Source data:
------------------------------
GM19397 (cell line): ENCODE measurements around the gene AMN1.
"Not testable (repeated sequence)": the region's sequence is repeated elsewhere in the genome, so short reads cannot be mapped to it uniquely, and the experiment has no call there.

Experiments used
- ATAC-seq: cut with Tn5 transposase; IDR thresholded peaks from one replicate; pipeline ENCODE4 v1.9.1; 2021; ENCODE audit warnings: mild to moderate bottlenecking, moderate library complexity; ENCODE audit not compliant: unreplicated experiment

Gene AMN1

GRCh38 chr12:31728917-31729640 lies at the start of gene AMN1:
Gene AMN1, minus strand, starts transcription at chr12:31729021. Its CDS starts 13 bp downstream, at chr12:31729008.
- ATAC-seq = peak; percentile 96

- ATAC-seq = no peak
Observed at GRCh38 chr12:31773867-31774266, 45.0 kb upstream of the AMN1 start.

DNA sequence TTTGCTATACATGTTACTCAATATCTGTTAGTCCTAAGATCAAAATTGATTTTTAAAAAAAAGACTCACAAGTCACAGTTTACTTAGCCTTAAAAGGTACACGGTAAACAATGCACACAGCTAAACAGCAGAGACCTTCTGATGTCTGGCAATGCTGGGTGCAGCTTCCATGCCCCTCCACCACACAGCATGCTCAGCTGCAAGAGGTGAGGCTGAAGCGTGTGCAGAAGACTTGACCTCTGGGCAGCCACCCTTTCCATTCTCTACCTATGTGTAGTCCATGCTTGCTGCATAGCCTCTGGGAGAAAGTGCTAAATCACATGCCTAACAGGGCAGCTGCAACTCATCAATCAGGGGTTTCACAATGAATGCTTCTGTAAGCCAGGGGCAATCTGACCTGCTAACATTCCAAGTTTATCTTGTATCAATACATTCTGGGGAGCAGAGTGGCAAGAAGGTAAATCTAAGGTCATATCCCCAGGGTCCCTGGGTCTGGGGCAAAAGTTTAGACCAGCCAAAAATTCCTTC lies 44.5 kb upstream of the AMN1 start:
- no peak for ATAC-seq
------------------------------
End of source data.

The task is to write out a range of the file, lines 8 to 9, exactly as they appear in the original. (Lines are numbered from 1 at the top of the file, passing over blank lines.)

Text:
- ATAC-seq = peak; percentile 96

- ATAC-seq = no peak